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Classic chassidic tales. There's no better way to make a point than to tell a story...

Chassidic Stories

Chassidic Stories

There's no better way to make a point than to tell a story...

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The innkeeper lived modestly, but he offered his guests his best rooms and did everything he could to make their stay comfortable.
“The community is too poor, and cannot shoulder the financial burden of this endeavor. And as for the local gevir, it is a waste of time even to approach him . . .”
As night fell, they tried to find their way out of the soggy forest but, blinded by sheets of rain, they could not find the right path
The young man slowly accumulated a small fortune of twelve gold coins and one copper coin.
When Berel heard that there would be a celebration in honor of a new Torah, he naively assumed that he would be welcomed to the joyful event.
The businessman was at his wits’ end. For years, he had eked out a living through the small concession that the Polish government had granted him. And now, his license was suddenly revoked, and he had no idea where his next few zlotys would come from.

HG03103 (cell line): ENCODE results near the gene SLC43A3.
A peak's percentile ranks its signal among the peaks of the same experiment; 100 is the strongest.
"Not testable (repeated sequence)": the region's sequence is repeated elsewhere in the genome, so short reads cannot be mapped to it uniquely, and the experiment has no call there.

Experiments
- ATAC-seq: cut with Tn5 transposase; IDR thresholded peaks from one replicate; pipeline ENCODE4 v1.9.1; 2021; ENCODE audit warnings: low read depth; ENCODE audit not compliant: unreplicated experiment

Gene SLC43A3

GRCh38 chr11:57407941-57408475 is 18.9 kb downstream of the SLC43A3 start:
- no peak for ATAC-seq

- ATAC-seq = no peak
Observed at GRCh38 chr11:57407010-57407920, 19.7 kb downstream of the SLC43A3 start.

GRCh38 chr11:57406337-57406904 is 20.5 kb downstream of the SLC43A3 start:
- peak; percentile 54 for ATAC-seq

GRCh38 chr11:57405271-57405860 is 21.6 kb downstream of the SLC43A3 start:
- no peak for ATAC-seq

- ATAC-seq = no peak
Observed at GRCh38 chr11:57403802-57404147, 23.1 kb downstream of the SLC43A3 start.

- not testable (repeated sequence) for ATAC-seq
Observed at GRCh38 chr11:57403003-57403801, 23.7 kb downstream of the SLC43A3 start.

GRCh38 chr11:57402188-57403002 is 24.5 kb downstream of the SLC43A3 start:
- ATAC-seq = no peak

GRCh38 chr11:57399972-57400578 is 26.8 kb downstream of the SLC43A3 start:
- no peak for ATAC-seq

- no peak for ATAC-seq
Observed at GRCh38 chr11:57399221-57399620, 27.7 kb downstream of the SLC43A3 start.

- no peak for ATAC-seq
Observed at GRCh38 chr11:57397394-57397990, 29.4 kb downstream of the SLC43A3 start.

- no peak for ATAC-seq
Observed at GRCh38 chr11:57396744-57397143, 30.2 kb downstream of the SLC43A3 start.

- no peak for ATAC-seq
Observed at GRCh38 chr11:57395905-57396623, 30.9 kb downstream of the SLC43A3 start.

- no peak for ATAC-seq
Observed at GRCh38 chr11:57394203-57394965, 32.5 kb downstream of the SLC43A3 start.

“As you know, I am an expert tailor,” said the man, whose eyes still glistened with tears. “I make high-quality clothing for princes, nobles and other fine folks.
He is intent on the names printed in the thick ream of pages that sits in front of him. He reads the names, and from time to time uses a large black fountain pen to mark a name with an X.
How were the poor wretches supposed to raise money from the confinement of their prison cells?
“Meilech,” called the Maggid from his room. “Do you hear what they are saying right now in heaven?"
It once happened that that the young daughter of Nechunya the digger of wells fell into a deep well.
It once happened that the son of a non-Jewish family decided to convert to Judaism, an offense that could cost him dearly in those days, when it was illegal for a Christian to leave his faith.
“It is revealed to me from the heavens that the only profession in which you can succeed is thievery.”
One winter’s night, the family lay sleeping. Suddenly, they were awakened by a knock on the door. Clutching a candle, the teacher hastened to open the door. There he found a man half frozen and covered in snow.
The treacherous Jew, who had pretended to be a Catholic, would be put to death by burning in the city square.
It was a cold, wintry day, and he suddenly found himself in unfamiliar territory. Freezing and scared, he continued to wander deep into the night.
Rumors began to swirl that she and the tavernkeeper were up to no good.
Dressed in rags, with a pair of buckets of water resting on his rounded shoulders, the man looked up in surprise at the august group coming his way.
The village healer tried all her remedies, the big-city doctor prescribed a regimen of healthy foods, but the poor girl remained unable to move.
As he finally made his weary way to bed, he was arrested by the brokenhearted sound of Reb Zusha crying.
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